This study examined the use of profiles of siblings to search national DNA databases as an effective investigative technique.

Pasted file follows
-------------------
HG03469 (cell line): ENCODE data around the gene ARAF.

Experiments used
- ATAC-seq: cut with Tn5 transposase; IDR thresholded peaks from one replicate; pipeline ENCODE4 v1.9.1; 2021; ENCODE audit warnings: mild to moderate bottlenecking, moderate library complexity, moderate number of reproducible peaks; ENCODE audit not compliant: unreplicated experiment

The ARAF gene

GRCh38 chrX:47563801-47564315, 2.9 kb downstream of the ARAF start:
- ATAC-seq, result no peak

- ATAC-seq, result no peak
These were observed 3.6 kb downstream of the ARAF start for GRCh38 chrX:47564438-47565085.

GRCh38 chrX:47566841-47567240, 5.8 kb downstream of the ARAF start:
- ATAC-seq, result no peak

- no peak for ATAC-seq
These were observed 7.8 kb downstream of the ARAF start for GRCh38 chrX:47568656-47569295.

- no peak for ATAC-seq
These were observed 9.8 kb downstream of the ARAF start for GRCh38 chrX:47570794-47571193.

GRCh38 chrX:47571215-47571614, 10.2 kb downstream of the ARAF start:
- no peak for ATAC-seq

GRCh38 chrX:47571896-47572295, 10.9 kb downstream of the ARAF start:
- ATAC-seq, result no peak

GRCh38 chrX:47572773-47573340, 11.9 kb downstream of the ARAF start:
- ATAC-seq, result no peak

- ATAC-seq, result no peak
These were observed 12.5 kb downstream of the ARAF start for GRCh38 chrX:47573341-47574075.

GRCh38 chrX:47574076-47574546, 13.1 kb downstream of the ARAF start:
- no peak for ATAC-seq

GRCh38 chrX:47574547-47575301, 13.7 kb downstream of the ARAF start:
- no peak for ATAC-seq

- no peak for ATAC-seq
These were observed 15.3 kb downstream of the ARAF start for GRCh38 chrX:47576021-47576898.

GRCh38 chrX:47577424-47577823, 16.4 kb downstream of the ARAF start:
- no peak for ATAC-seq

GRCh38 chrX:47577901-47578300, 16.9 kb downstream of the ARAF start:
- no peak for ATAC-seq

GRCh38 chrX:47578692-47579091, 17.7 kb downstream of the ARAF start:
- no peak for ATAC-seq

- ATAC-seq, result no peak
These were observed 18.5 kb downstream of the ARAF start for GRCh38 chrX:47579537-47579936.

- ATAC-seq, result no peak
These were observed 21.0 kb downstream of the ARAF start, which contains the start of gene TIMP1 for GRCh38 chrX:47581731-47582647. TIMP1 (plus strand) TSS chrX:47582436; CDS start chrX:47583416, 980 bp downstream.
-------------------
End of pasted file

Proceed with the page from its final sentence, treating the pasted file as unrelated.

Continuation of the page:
Familial searching consists of searching for a full profile left at a crime scene in a National DNA Database (NDNAD). In this paper, the authors are interested in the circumstance where no full match is returned, but a partial match is found between a database member's profile and the crime stain. Because close relatives share more of their DNA than unrelated persons, this partial match may indicate that the crime stain was left by a close relative of the person with whom the partial match was found. This approach has successfully solved important crimes in the United Kingdom and the United States. In a previous paper, a model, which takes into account substructure and siblings, was used to simulate a NDNAD . In this paper, the authors used this model to test the usefulness of familial searching and offer guidelines for pre-assessment of the cases based on the likelihood ratio. Siblings of "persons" present in the simulated Swiss NDNAD were created. These profiles (N=10,000) were used as traces and were then compared to the whole database (N=100,000). The statistical results obtained show that the technique has great potential confirming the findings of previous studies. However, effectiveness of the technique is only one part of the story. Familial searching has juridical and ethical aspects that should not be ignored. In Switzerland for example, there are no specific guidelines to the legality or otherwise of familial searching. This article both presents statistical results, and addresses criminological and civil liberties aspects to take into account risks and benefits of familial searching. Figures, tables, and references (Published Abstract)
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